A majority of business economists believes federal regulators should require a high down payment on "qualified residential mortgages" (QRM) that will be exempt from risk retention.
A new survey from the National Association of Business Economics (NABE) discovered that 51% of their economists believe the maximum loan-to-value ratio on QRM loans should be 80% or less — and only 11% said it should be 90% or less.
Roughly 20% of survey respondents said the LTV ratio should be 70% or less and 8% said 60% or less.
Nearly 10% of the 263 economists surveyed by NABE during the first two weeks of February said regulators should use other criteria besides LTV ratios in defining qualified residential mortgages.
Federal regulators have tentatively agreed on a risk retention rule that would require a 20% downpayment on loans that meet the QRM test. (At this time, mortgage insurance is not a factor in determining the QRM.)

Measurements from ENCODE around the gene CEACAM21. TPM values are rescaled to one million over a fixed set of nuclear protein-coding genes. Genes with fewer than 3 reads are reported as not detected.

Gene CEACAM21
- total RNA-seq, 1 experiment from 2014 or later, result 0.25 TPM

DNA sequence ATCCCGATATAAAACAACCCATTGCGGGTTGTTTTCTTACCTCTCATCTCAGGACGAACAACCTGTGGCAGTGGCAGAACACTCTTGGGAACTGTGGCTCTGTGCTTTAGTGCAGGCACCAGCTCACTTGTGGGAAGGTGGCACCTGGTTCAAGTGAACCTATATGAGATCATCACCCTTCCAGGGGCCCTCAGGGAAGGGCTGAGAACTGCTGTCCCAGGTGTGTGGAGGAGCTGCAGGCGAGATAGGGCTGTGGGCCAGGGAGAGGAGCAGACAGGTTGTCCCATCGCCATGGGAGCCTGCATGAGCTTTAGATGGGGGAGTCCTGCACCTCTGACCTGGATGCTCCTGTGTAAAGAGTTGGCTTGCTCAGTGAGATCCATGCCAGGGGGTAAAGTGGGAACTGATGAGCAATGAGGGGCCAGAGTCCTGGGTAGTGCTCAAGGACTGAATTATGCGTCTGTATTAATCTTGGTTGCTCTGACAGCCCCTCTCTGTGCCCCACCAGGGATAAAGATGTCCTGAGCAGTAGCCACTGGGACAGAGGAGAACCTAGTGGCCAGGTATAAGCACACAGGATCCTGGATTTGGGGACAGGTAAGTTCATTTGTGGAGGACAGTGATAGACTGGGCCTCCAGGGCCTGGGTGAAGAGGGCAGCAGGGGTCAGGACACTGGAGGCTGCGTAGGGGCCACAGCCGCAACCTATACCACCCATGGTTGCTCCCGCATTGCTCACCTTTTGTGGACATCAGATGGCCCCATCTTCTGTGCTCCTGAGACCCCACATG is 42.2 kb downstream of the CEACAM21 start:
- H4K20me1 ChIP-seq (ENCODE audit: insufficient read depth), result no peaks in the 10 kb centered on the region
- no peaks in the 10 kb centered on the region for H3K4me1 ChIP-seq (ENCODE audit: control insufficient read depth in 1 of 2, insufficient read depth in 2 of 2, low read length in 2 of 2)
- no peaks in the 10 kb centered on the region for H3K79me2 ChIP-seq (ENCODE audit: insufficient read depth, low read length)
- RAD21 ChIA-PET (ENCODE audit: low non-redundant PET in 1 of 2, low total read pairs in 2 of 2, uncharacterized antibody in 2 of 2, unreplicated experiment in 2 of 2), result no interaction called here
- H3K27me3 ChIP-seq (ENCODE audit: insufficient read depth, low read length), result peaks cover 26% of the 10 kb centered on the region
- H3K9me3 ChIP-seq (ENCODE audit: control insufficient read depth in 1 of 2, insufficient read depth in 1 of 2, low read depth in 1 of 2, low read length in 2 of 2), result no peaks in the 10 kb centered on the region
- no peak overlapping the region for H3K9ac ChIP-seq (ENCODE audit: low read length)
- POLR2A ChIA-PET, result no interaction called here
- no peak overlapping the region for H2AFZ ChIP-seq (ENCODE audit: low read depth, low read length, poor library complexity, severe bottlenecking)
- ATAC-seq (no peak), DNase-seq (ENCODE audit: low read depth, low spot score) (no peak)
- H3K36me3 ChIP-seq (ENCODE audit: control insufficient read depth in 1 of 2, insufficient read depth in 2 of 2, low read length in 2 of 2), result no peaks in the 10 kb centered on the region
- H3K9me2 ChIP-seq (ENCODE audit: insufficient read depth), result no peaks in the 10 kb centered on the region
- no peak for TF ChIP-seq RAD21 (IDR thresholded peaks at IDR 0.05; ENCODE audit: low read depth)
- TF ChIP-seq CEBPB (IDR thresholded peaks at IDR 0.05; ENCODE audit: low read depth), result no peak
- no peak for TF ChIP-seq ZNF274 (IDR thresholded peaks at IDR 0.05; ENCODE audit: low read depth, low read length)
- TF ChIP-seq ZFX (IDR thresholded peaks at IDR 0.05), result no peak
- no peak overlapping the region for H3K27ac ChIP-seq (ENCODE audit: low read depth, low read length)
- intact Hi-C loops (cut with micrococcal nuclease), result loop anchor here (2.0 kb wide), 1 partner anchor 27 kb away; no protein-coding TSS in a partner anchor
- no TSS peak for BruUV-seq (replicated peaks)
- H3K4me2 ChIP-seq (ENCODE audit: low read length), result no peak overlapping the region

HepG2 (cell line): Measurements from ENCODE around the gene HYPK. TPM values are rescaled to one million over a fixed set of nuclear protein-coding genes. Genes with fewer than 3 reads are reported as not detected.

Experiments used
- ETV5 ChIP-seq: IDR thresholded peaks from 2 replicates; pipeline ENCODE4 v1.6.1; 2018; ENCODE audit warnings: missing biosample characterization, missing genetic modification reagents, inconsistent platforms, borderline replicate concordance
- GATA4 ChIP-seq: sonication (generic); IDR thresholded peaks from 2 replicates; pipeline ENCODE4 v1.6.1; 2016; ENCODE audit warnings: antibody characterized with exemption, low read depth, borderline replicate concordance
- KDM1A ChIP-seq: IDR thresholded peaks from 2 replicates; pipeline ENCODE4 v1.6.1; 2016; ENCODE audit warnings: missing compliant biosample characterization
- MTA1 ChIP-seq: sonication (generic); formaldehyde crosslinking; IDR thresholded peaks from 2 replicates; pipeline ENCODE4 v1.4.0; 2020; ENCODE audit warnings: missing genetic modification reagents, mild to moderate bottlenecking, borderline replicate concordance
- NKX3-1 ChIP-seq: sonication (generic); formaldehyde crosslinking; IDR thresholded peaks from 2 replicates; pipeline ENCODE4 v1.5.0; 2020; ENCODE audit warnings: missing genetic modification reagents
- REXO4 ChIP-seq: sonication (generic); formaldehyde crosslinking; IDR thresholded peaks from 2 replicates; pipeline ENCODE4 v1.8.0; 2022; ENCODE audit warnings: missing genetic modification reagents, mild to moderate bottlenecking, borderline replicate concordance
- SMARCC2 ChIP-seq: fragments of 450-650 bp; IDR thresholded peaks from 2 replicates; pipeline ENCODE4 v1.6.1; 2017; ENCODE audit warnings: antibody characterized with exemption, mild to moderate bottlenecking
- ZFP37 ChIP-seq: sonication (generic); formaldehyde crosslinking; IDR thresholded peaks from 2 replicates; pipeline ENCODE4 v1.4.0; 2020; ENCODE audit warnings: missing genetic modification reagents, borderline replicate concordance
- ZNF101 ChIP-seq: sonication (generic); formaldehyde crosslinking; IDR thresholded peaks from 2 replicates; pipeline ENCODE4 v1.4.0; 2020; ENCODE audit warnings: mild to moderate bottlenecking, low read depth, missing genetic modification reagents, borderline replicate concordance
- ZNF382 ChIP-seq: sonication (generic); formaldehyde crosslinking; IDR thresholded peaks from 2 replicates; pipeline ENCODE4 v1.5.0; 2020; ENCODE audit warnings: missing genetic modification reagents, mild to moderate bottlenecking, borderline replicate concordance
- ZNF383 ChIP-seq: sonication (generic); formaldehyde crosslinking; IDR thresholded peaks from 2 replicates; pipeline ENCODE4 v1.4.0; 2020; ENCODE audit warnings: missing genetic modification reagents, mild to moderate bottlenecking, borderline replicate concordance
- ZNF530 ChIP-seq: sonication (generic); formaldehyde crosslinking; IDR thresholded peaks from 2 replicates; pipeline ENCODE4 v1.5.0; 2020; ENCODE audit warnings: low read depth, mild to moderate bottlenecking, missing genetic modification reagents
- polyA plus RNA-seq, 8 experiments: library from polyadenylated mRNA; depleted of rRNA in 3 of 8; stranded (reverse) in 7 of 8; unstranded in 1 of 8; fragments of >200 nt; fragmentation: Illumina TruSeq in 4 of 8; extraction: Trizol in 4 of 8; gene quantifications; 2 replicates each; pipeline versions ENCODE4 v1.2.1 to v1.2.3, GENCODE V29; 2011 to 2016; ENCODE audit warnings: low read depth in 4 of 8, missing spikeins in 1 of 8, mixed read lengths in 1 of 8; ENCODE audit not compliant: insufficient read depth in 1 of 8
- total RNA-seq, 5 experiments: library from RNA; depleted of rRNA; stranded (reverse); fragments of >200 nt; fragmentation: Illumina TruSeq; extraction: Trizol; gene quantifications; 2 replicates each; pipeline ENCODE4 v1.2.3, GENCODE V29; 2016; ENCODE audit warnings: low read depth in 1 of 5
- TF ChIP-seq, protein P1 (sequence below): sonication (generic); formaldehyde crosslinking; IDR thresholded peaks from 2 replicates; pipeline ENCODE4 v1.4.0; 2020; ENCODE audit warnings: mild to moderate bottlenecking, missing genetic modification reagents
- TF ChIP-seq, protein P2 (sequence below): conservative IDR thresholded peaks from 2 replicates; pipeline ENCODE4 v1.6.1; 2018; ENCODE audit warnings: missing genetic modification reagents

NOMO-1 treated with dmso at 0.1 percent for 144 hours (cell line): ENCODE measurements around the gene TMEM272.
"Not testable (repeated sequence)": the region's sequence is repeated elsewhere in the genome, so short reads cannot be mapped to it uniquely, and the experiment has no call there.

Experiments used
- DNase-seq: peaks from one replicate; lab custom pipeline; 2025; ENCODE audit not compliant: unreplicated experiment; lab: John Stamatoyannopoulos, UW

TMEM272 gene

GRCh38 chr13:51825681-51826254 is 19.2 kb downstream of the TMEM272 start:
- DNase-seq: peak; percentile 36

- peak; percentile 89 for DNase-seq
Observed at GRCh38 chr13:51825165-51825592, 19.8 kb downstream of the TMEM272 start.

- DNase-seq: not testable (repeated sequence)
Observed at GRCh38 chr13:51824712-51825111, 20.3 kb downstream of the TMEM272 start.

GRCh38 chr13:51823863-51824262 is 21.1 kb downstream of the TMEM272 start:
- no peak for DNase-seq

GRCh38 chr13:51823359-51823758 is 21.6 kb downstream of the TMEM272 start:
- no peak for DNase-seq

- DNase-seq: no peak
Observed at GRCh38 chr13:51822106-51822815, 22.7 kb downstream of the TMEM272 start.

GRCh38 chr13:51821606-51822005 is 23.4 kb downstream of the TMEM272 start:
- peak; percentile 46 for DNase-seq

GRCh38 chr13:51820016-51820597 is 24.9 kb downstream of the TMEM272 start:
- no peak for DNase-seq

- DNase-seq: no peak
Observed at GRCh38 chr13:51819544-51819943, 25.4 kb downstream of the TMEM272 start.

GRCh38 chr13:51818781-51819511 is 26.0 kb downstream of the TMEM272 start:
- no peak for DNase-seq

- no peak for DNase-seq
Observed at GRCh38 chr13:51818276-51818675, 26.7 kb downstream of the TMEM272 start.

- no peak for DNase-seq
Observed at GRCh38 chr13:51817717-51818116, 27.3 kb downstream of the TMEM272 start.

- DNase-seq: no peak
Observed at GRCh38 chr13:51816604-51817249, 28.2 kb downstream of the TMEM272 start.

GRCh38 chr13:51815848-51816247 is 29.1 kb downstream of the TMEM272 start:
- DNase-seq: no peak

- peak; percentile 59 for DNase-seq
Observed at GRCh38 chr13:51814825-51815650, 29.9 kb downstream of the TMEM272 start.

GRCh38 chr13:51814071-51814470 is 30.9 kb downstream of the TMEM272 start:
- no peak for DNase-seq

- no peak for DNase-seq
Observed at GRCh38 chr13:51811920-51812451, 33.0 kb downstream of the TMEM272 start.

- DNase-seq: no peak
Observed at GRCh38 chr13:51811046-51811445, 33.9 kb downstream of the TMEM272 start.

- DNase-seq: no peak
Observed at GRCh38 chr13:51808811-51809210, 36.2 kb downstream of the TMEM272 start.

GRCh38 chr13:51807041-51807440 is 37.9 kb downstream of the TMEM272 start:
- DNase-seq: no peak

The NABE survey also asked economists their opinions on fixing Fannie Mae and Freddie Mac. A large majority of respondents said the government should continue to guarantee the MBS issued by Fannie Mae and Freddie Mac after they are privatized.
"Three fourths of respondents believe the government should only guarantee mortgage-backed securities rather than any debt that might be issued by the entities," according to a summary of the NABE survey released early Monday morning.
Only 12% of those surveyed believe the GSEs should "remain under government ownership."